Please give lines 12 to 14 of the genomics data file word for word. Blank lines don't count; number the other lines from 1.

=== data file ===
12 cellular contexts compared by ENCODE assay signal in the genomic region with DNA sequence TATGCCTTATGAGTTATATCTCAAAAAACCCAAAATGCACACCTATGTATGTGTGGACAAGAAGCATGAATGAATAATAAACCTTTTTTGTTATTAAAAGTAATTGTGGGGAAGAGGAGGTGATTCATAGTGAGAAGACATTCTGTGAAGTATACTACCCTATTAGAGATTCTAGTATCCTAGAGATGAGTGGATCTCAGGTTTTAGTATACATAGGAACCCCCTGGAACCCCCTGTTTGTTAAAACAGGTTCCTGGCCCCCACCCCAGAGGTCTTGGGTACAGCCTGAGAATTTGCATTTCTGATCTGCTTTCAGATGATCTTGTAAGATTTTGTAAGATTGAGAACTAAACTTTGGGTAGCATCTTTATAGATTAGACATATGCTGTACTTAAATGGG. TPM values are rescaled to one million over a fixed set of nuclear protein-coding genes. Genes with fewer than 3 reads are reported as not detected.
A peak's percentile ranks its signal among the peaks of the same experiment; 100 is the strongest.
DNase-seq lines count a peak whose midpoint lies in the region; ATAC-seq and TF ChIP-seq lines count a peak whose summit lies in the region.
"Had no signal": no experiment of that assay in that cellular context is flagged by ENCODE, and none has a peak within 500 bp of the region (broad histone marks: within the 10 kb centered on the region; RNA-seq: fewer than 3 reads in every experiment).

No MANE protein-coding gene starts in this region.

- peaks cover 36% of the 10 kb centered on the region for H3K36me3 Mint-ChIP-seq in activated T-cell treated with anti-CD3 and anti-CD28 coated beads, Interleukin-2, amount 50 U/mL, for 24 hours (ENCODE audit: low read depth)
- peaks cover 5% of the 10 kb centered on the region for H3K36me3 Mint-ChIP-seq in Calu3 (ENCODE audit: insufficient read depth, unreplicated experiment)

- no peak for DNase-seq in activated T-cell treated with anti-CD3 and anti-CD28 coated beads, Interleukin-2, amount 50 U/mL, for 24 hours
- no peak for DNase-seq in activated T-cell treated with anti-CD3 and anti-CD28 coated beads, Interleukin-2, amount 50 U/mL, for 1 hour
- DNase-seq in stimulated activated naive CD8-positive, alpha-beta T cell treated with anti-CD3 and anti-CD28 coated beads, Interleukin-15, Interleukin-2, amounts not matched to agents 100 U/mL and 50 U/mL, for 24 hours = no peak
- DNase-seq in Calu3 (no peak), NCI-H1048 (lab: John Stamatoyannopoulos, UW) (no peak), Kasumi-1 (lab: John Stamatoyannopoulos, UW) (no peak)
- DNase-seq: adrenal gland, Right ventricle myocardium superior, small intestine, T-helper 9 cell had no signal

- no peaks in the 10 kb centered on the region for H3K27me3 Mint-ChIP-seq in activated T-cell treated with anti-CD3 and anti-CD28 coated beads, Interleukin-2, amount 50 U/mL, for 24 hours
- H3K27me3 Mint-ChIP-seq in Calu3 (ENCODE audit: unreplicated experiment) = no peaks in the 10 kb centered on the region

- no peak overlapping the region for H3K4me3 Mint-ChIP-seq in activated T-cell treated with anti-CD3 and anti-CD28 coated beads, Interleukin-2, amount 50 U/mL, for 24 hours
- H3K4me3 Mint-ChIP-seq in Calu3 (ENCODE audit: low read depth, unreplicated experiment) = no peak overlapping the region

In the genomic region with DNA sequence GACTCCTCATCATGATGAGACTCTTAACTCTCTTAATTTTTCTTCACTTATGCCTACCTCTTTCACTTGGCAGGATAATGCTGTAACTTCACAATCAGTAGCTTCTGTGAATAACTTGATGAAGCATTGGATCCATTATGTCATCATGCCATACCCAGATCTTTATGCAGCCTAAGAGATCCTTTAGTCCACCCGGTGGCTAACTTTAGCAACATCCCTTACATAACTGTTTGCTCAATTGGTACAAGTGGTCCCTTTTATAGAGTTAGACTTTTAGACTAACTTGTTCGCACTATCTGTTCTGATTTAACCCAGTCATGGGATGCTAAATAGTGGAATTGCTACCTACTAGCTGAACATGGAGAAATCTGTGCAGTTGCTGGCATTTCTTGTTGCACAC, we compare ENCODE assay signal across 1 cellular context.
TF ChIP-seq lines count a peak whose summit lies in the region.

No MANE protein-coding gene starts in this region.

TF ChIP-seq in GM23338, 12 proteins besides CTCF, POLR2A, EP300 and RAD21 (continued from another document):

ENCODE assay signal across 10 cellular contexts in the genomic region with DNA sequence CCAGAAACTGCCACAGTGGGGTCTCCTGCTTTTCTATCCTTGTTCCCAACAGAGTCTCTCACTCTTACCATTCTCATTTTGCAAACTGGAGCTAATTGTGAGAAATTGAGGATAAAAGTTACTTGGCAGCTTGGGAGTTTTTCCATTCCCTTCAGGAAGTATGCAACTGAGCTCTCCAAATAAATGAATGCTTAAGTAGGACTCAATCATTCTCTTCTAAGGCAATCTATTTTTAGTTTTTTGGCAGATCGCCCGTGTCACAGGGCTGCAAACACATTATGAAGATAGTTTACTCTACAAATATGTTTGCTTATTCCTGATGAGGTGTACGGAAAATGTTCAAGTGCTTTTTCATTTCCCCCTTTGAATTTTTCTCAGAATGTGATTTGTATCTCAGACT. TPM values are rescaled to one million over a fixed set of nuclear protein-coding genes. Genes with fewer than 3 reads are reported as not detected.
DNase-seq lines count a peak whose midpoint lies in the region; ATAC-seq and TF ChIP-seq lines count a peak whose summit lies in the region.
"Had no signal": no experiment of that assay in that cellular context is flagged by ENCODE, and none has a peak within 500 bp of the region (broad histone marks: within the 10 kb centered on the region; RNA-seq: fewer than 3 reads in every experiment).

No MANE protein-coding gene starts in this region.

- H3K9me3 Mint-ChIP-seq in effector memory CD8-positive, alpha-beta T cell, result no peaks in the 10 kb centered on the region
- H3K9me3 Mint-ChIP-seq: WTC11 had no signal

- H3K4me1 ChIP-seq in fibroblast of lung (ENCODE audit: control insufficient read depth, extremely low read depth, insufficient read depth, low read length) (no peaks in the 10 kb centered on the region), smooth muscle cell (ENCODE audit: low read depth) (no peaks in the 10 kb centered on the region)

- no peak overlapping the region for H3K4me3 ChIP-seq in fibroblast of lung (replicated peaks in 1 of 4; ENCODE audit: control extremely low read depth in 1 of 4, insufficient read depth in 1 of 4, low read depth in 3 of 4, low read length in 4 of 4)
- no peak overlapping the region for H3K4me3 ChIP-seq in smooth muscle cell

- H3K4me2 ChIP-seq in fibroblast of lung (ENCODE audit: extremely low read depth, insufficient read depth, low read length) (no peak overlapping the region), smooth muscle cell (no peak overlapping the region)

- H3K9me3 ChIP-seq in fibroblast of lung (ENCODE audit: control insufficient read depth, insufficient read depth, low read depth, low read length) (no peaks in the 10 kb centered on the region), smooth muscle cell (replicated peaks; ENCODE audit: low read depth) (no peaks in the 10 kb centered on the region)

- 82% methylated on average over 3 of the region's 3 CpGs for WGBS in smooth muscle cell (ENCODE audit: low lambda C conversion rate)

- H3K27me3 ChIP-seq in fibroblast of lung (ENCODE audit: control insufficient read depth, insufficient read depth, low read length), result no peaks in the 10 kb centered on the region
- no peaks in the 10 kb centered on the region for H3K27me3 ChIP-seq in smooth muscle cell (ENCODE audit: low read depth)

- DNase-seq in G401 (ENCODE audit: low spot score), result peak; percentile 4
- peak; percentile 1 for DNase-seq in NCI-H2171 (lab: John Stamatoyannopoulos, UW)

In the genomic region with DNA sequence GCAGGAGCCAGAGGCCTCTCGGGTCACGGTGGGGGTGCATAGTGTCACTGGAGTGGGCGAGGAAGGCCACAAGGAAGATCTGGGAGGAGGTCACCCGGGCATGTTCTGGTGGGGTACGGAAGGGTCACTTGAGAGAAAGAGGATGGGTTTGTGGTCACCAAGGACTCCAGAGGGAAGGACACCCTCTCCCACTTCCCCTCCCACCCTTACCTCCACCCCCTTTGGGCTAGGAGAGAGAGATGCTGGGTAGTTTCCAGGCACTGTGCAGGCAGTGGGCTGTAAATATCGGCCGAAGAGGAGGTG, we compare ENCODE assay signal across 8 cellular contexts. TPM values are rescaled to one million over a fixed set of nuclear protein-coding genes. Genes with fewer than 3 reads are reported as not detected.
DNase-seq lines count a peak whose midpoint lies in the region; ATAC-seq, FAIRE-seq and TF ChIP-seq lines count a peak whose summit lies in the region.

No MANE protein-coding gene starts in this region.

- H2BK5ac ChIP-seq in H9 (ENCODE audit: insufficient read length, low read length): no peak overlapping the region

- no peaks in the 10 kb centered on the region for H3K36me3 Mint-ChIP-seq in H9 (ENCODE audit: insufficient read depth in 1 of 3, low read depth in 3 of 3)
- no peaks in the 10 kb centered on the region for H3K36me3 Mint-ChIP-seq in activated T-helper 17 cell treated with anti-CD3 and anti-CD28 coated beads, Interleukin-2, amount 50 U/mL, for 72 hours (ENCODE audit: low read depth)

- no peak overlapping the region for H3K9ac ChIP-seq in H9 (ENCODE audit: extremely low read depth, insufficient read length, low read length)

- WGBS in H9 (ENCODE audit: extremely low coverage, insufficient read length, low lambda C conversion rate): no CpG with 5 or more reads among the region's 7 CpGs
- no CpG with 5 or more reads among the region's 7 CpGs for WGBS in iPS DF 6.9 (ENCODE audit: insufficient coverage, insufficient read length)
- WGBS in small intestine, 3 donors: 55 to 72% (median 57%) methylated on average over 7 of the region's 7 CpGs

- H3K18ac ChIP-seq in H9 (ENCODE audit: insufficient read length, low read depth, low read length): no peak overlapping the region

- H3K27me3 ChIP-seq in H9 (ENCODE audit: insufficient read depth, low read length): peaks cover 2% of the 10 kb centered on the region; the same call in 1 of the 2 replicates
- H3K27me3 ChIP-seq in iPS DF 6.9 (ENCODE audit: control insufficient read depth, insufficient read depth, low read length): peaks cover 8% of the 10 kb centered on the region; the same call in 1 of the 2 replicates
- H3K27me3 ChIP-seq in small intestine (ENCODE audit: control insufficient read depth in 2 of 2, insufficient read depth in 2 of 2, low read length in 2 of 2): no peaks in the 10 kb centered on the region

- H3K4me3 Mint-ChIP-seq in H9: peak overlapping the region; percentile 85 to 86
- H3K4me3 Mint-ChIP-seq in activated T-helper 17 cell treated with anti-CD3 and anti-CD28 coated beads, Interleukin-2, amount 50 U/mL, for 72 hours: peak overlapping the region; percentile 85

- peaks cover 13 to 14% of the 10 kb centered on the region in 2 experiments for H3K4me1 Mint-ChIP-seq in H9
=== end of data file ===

- DNase-seq: adrenal gland, Right ventricle myocardium superior, small intestine, T-helper 9 cell had no signal

- no peaks in the 10 kb centered on the region for H3K27me3 Mint-ChIP-seq in activated T-cell treated with anti-CD3 and anti-CD28 coated beads, Interleukin-2, amount 50 U/mL, for 24 hours
- H3K27me3 Mint-ChIP-seq in Calu3 (ENCODE audit: unreplicated experiment) = no peaks in the 10 kb centered on the region